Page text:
Hi Dana,
I would go with Pip's suggestion. Did you re-shoot the film on 7222 using an 
optical printer? Do you have access to some 7234 Intermediate film stock? If 
you have access to an optical printer and you can get this stock I would double 
splice the original and re-shoot it using the printer. Then send this negative 
to the lab to make you a projection print.
If you are getting the lab to do the above work then I would just edit the 
original 7266 footage to match how you edited the film digitally, double splice 
the film and send it to the lab and have them create an internegative. The lab 
can then create you a final print from this internegative.
Is this a silent film?
Do you have access to a 16mm steenbeck? If you are interested in doing the 
entire thing yourself you can create a print using the steenbeck as a contact 
printer. If this interests you send me a message off list and I can go into 
detail on how to do this.
As for having a digital transfer completed so that it still looks like film, 
well I just finished a 22 minute 35mm black and white film. I have a 35mm 
projection print of the final film plus a 2K digital copy of the film. The film 
screened last night at a local venue and their 35mm projector broke down so 
they ended up screening my film digitally. The video projector they have is an 
HD projector however the quality did not match what you would find in high end 
commercial theaters so the 2K transfer looked like crap compared to the print. 
You can have a 2k transfer done on your film but if the digital projector being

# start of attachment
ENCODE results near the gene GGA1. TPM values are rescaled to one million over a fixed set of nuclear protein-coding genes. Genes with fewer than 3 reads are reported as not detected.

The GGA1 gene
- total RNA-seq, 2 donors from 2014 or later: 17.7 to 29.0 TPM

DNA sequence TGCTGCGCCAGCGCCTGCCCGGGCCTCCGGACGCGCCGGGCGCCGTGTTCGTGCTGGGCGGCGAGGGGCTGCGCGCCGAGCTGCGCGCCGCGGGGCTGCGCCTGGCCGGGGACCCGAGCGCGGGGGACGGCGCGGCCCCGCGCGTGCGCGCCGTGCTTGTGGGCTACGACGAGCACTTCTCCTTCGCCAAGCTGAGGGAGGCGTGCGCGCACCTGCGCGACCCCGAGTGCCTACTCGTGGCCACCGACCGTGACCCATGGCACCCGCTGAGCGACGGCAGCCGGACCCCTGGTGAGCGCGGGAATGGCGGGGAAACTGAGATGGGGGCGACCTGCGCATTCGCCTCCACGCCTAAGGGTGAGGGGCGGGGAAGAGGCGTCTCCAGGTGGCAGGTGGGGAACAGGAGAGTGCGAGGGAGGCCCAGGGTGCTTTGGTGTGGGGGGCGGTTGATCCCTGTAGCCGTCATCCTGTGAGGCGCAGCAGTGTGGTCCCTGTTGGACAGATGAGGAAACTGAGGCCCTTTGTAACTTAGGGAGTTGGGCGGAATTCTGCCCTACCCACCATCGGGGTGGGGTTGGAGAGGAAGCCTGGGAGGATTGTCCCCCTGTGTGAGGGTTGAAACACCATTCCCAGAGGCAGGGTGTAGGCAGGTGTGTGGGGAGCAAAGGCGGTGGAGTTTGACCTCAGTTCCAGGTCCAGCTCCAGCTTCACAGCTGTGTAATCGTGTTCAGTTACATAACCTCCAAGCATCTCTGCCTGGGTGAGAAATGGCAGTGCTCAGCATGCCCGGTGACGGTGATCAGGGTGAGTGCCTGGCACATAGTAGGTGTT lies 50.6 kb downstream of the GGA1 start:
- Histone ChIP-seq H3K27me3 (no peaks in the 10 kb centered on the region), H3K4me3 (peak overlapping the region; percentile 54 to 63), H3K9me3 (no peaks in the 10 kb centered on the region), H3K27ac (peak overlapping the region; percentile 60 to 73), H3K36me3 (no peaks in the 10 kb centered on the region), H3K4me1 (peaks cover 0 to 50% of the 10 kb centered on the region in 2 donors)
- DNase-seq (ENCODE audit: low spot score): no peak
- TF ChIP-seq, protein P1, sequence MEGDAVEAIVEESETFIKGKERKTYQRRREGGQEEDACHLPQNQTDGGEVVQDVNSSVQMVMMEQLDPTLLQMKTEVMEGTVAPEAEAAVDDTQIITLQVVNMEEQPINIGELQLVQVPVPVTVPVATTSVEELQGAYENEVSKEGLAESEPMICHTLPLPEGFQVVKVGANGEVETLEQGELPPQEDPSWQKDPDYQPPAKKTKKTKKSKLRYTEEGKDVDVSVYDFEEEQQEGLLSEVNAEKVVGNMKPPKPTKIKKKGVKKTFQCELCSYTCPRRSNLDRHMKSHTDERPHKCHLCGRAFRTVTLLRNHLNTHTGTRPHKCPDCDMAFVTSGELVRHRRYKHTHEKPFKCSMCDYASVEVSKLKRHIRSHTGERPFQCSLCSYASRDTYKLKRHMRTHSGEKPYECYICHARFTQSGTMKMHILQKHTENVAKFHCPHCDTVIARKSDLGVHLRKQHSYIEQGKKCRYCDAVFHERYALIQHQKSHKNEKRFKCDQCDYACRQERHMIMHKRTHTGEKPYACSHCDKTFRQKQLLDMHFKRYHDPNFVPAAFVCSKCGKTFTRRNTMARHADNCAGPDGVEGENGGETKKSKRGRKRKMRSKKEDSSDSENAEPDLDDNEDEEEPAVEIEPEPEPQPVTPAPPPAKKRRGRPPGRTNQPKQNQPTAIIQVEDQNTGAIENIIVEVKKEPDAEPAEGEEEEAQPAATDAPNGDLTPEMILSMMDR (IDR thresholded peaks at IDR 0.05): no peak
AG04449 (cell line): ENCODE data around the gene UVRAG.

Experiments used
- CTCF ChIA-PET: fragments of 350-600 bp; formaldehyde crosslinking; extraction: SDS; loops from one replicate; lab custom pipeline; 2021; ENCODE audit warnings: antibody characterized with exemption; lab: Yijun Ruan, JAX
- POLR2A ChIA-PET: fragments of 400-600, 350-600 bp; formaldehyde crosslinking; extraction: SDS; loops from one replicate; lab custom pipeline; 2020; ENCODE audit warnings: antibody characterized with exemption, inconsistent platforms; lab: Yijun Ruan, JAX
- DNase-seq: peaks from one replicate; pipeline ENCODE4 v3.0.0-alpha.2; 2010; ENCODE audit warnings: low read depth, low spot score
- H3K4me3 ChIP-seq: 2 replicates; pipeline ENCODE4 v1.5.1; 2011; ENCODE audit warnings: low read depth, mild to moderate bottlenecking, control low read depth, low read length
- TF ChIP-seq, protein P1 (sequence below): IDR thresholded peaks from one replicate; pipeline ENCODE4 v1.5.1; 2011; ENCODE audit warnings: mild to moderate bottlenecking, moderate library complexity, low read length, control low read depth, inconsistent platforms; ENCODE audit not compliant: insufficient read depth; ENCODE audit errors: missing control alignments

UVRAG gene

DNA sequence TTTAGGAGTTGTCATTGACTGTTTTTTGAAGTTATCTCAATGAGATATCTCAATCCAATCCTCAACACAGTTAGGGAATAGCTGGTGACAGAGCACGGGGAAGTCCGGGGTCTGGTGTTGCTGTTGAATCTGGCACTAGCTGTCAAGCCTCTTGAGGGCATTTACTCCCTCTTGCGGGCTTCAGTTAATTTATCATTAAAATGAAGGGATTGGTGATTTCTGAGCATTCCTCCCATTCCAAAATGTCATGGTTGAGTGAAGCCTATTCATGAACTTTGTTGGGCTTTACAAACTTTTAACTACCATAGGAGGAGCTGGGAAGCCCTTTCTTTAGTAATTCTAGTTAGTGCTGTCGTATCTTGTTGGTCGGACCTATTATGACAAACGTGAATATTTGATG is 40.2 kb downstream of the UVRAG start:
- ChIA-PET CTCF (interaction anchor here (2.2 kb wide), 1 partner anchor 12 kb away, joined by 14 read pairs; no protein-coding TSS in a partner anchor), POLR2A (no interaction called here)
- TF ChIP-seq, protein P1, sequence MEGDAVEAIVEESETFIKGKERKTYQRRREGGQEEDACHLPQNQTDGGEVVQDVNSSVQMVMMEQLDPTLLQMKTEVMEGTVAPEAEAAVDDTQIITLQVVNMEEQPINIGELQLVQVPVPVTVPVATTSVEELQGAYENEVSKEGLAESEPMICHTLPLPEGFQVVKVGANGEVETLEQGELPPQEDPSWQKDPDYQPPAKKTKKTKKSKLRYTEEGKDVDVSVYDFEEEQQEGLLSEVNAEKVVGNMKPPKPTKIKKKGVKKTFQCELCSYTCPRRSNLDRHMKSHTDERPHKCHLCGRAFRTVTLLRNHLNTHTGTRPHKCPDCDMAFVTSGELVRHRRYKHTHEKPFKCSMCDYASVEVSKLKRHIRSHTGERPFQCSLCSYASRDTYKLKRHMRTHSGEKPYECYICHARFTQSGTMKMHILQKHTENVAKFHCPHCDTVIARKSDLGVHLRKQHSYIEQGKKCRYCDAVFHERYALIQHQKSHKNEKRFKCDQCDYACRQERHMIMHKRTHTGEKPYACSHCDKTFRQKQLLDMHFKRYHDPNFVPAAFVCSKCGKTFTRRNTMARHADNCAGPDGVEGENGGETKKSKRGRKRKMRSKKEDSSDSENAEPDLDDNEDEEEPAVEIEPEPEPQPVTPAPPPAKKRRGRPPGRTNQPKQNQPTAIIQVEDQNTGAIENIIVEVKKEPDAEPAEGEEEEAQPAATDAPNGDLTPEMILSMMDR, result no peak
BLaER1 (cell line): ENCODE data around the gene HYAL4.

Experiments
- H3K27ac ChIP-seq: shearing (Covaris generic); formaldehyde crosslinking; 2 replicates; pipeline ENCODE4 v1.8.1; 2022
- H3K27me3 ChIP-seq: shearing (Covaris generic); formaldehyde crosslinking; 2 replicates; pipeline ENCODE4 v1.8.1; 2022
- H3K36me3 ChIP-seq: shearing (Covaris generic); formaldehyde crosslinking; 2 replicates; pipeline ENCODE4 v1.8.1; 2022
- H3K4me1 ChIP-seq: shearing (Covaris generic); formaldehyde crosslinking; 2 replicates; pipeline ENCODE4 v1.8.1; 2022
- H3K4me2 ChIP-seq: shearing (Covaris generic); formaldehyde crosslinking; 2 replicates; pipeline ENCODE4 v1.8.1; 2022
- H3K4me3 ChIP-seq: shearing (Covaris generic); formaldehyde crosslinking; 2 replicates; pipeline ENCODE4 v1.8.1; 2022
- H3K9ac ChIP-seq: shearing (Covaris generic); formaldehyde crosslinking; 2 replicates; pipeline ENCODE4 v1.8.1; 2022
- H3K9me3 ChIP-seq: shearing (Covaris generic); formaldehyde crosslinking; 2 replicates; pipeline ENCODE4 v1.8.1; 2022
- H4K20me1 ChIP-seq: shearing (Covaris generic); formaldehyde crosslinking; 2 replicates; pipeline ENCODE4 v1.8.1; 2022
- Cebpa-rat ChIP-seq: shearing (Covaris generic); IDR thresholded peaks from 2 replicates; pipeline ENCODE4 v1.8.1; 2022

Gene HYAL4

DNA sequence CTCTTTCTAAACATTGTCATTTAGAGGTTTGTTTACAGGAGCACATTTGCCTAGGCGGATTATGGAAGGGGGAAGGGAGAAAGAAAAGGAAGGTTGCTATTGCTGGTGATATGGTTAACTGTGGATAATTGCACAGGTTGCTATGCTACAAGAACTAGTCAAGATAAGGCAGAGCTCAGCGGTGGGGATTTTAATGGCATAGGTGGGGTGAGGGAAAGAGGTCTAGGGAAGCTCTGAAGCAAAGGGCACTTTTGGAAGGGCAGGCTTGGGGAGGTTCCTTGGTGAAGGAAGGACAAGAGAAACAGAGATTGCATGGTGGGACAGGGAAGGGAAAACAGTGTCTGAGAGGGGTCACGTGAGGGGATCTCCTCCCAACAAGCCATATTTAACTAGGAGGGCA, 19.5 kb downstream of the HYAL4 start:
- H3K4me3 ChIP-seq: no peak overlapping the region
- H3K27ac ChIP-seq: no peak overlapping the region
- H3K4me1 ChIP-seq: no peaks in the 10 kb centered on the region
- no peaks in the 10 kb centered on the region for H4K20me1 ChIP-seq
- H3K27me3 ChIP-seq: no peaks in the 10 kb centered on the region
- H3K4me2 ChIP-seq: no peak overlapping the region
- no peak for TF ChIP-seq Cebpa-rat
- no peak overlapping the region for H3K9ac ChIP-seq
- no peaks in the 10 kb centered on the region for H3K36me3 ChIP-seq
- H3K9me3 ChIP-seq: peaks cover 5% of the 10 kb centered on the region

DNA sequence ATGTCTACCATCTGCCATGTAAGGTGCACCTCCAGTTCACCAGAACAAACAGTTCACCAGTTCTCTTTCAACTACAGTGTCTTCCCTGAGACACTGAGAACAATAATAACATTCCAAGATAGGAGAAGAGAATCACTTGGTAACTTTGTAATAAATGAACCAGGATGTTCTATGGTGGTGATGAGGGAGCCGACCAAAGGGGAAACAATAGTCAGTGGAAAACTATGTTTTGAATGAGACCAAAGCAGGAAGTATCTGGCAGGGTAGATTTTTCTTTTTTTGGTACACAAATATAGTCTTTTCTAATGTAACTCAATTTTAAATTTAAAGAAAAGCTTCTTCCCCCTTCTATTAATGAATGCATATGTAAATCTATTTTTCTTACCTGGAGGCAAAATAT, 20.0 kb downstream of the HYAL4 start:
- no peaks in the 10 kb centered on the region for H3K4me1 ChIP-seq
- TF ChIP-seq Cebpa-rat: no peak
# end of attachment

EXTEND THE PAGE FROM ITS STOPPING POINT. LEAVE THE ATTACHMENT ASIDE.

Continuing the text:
used to present the work is low end then its going to look as best as that 
projector can look. My opinion is if you want the look of film then you need to 
project film, because really they are two completely different processes in 
projecting a moving image
To keep the process of projecting film alive I strongly encourage you to finish 
to film and if there is anything I can do to help you please let me know. Film 
looks best on film:)
Good luck!


Roger D. WilsonFilm Scientist613 324 - 
7504rogerdwilson@sympatico.cahttp://www.rogerdwilson.ca
Without failure you can never achieve success. I have based my process and my 
career as an experimental film artist on this statement; and I welcome it as it 
pushes me forward as an artist to try something different, something new. 

Date: Sun, 27 Apr 2014 10:38:50 -0700
From: d.nad...@gmail.com
To: frameworks@jonasmekasfilms.com
Subject: [Frameworks] Advice with screening format for festival. Help!


  

    
  
  
    Dear Frameworkers,

      I have an 8-minute 16mm film scheduled to be screened in a few
      weeks in Europe and had I hoped to send it in film form. 

      The original was shot in 7266 Tri-X reversal on three 100' rolls
      and the festival selected it from a low quality transfer, where I
      cut the three rolls together digitally.

      

      So in order to send a clean print, my plan was to re-shoot on
      negative, have the negative cut, and then print it seamlessly on
      one piece of film to send to the festival.

      

      Which I did. But the print from the 7222 negative has crawly
      grain! It looks like it's being projected on a bed of squirming
      lice; the image is just too subtle to handle the grain and I can't
      sent it.

      

      It only needs 2 splices, 4 with leader: should I try to splice the
      original with tape or cement splices (will a festival take tape
      splices and should they be both sides?)? 

      

      Or would I be better off to send the rolls out to be scanned in 2K,
      cut it together digitally, and send digital media files (how big
      is big enough to look like film?).

      I only have three weeks before it must ship.

      

      Thanks for any advice on this! 

      xo Dana

      

      

      

    
    -- 


  


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